I keep going over it in my head and the more I think about it, the more I’m leaning towards the Voigtlander. It’s built like a tank, it’s crazy fast, sharp wide-open and its image quality and color rendering are amazing. I also love that it’s manual-focus only and the dedicated aperture control ring. It’s already a classic lens for the MFT system, and deservedly so. Too bad it’s so damn pricey, but you definitely get what you pay for. If you like fully-manual lenses akin to those for the Leica M-System, the Voigtlander is hard to beat.2

Voigtlander 17.5mm f0.95

The Voigtlander 17.5mm f/0.95 lens is a thing of beauty. Photo credit: Spawnbleed

However, as amazing as the Voigtlander is, it boggles the mind to think that in November of 2014, there’s still not a single 17.5mm autofocus lens available for Micro Four Thirds cameras. The closest one is the aforementioned Olympus 17mm f/1.8 — which, admittedly, is a really good lens and it’s close enough for the difference in focal length to be negligible. If you absolutely must have autofocus, this is your only choice. If you can live without it though, my advice would be to pick up the Voigtlander instead.

The Olympus is a solid lens but it was released in 2012, two full years ago already. In that time, this 15mm f/1.7 lens is the closest Panasonic has come to the standard wide-angle length. For a system that’s exploded in popularity over the past few years, that’s not enough.

The 35mm full-frame equivalent is one of the most important focal lengths in everyday use: it’s remarkably versatile and it’s perfect for street photography, among other things. It’s a shame that, after several years of exceptional lens releases, this essential focal length remains so poorly represented — relatively speaking, of course — in the Micro Four Thirds system.


  1. I’m aware that there’s another Leica lens with a non-standard focal length: the older Elmarit 45mm f/2.8. However, it is by far the least popular of them and has effectively been rendered irrelevant by the Nocticron.

  2. The only real drawback here — other than the price — is the lack of electrical contacts. This means there’s no information about the aperture being relayed to the camera’s metering system to calculate the exposure parameters. Instead, these parameters need to be set manually. If you shoot in manual mode most of the time, then this is no big deal. If, on the other hand, you rely on the camera to do it for you, then the Voigtlander lenses may not be the best choice.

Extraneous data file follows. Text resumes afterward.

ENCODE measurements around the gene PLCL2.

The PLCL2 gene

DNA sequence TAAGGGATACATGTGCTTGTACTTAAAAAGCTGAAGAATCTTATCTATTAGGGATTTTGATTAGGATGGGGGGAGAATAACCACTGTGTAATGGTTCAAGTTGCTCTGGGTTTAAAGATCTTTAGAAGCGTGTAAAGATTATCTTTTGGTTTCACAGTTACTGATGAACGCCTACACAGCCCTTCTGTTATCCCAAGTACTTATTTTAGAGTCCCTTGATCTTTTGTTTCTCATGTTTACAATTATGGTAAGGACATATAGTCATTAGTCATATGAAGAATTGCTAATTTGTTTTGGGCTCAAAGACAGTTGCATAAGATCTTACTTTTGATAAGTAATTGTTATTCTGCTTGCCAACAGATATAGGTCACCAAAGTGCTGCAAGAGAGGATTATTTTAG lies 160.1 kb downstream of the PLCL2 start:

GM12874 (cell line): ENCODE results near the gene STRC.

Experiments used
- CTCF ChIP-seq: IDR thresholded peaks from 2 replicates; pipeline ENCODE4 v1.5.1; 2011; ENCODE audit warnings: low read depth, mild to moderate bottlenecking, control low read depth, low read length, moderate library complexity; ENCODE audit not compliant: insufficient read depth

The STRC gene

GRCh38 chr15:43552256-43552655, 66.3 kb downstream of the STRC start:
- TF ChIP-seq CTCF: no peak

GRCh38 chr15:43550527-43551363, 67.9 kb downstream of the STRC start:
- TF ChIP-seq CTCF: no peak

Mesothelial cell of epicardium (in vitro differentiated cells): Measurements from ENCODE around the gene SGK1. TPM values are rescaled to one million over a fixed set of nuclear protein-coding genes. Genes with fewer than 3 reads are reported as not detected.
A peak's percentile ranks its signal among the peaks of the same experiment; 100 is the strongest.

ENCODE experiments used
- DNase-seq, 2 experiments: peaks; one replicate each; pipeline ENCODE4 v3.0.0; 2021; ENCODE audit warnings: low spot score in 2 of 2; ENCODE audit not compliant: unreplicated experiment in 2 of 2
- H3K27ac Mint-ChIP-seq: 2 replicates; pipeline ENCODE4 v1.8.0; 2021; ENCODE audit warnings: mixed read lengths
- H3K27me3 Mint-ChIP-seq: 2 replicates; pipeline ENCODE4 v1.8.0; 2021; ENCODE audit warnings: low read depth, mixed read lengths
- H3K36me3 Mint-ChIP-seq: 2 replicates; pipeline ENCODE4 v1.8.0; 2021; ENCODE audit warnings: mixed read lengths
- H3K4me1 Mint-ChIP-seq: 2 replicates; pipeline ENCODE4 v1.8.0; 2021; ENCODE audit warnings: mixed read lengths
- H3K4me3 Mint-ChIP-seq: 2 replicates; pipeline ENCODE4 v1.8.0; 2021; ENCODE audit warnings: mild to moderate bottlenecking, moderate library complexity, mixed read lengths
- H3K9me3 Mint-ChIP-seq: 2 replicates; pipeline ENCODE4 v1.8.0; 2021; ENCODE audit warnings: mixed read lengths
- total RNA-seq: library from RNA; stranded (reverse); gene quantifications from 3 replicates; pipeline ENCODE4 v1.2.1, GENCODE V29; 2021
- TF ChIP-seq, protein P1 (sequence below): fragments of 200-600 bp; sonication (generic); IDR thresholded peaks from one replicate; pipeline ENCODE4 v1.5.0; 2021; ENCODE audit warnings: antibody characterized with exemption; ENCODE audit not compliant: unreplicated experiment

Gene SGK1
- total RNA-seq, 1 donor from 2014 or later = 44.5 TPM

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The warped astrophysics of Interstellar →

November 15, 2014 |

Adam Rogers tells the story of how renowned astrophysicist Kip Thorne helped Christopher Nolan portray gravitational singularities — worm holes and black holes — in a scientifically accurate way:

Von Tunzelmann tried a tricky demo. She generated a flat, multicolored ring—a stand-in for the accretion disk—and positioned it around their spinning black hole. Something very, very weird happened. “We found that warping space around the black hole also warps the accretion disk,” Franklin says. “So rather than looking like Saturn’s rings around a black sphere, the light creates this extraordinary halo.”

That’s what led Thorne to his “why, of course” moment when he first saw the final effect. The Double Negative team thought it must be a bug in the renderer. But Thorne realized that they had correctly modeled a phenomenon inherent in the math he’d supplied.

This is what happens when incredibly smart people trained in different scientific disciplines are locked in a room together for a few months. Fascinating.

Via Tools & Toys.

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How The Phoblographer lost 4,000 Facebook followers in 24 hours: the story of their Facebook hack →

November 13, 2014 |

Chris Gampat:

“Hey Jules, So I was trying to verify our Facebook page, and during the process it kicked all of my email addresses off as an Admin. Can you make me an Admin again. It looks like someone else took it over.”

“Oh man, sure. I’ll call you back.”

That’s how it started–the longest 24 hours of my career as the Editor in Chief of the Phoblographer began with simply trying to get our page verified.

“I’m not an admin either.” stated Managing Editor Julius Motal to me as chills went up my spine, the adrenaline kicked in, and the stress began to take a hold of me on Sunday November 9th at 7pm NYC time.

It’s been a rough week for The Phoblographer.

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Cycling Without Age in YOUR City →

November 13, 2014 |

Speaking of bicycle culture by design, Mikael Colville-Andersen tells us the story of Ole Kassow and his wonderful Cycling Without Age project:

Watch this TED x talk. It is inspiring. It is moving. It is important. Watch it and share it.

Not just because it’s about bikes but because it is about caring for our elderly, rebuilding a volunteer-minded society and it is about how individuals with passion and vision can change things. Change things quickly, effectively and massively.